HICAS & Super HICAS
Stands for High Capacity Actively Controlled Steering (source: FOD since I haven't had time to source the Nissan definition yet). Wikipedia gives High Capacity Actively Controlled Suspension but since it is definitely a steering system, "Steering" makes more sense. Wikipedia also states that HICAS is the hydraulic only version while Super HICAS is electro-hydraulic. I know that early Z32 300ZXs (like mine) are the hydraulic while later ones were electronic. One source on the ever-useful www.300zx.org.uk gives hydraulic up to Series II Sept 1993 and electronic from Series III thereafter. This below article, from 1990, appears to contradict Wikipedia as it is about the first Z32s and yet specifically uses "Super HICAS". My money is on Ray Hutton being accurate.
Here's an extract and some pics from the ever-useful 300ZX Enthusiast's Companion by Ray Hutton:
The 300ZX Turbo has one extra technical feature of which the engineers are especially proud: Super HICAS. Other Japanese manufacturers offer four-wheel steering and in the case of Honda and Mazda it is two-phase, assisting low-speed manoeuvres as well as enhancing high-speed stability. Super HICAS is also two-phase, but of more subtle character. It is not arranged to make it easier to squeeze into parking spaces. The rear-wheel steering, which never exceeds plus or minus 1 degree, is purely designed to improve the car’s response in medium and high-speed swerves.
The rear-wheel steering system, which is integrated with the multi-link suspension and the front-wheel steering, is electro-hydraulic. It operates like this: electronic sensors detect the car’s speed, steering angle and steering wheel movement, and if they exceed predetermined values, the computer directs a hydraulic actuator at the rear axle to steer the rear wheels via the rearmost lower suspension links. In normal driving the movement is rarely more than 0.4 degree.
But, unlike other 4WS systems which, at speed, steer the rear wheels in the same sense as the front ones, Super HICAS first introduces a twitch of counter-steer before settling with all four wheels pointing in the same direction. The degree or suddenness of this touch of opposite lock is reduced as the speed rises.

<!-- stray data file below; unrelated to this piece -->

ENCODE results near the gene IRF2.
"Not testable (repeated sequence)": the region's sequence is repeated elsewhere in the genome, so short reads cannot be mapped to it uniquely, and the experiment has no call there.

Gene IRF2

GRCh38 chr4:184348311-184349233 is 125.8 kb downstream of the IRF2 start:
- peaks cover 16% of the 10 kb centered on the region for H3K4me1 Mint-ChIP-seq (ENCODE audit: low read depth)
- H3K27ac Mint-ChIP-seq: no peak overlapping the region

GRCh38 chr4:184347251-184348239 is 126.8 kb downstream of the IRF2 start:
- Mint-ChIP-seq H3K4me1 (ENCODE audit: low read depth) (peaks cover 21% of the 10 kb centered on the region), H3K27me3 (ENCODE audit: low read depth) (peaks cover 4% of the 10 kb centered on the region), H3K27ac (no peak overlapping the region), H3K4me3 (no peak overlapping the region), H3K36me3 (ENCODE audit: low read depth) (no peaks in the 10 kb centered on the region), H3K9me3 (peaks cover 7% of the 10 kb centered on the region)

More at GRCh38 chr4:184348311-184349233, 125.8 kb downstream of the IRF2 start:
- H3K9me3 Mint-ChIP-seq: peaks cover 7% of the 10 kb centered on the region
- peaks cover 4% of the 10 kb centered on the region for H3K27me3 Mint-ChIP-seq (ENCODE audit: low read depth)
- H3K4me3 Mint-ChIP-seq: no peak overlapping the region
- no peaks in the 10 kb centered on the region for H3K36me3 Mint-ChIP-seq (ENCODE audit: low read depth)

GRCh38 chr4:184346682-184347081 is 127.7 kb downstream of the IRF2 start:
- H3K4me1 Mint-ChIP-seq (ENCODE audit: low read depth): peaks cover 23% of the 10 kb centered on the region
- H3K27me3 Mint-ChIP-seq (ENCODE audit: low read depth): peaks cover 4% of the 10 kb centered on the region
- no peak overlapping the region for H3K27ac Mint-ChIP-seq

Super HICAS automatically produces a precise form of the rally driver’s technique of flicking the steering to the outside of the corner before turning into it. The result for the 300ZX is very sharp ‘turn-in’, with better stability through the classic lane-change manoeuvre which reproduces emergency evasive action at speed. An ordinary car tends to swing its tail in such circumstances, but 4WS allows the front and rear tyres to develop their slip angles simultaneously to the benefit of handling.
If it is so good and they are so pleased with it, why doesn’t Nissan fit Super HICAS to the normally aspirated 300ZX as well? The answer is about economics but NTC’s testers say that the real benefit of the rear-steer become apparent at over 120mph and that they are happy with the handling of the regular car without it. The 300ZX Turbo, with its considerably higher speed potential, needed Super HICAS if it was to achieve the ambitious handling and stability standards they had set themselves.
© 1990 Ray Hutton and Motor Racing Publications Ltd, Unit 6, The Pilton Estate, 46 Pitlake, Croydon CR0 3RY
Extract from their excellent publication “Nissan 300ZX The Enthusiast’s Companion” which should be on the bookshelf of every Z32 fan.
Some recommend removal of the HICAS effect - usually by fitting a HICAS "eliminator" which locks the rear steering mechanism so it can't move - for a number of reasons: letting you remove all the HICAS gubbins for weight reduction; drifting and whatnot. All of these are fair enough except for just not being arsed to fix the system properly when it gets wobbly.
And there is the point that if the test drivers think it doesn't give "real benefit" until 120mph, why did Nissan fit it to the JDM Turbo which is restricted to 114mph?
However, I stick to the fact that it's part of the original design of my Z and if the designers wanted it on the car, that's good enough for me.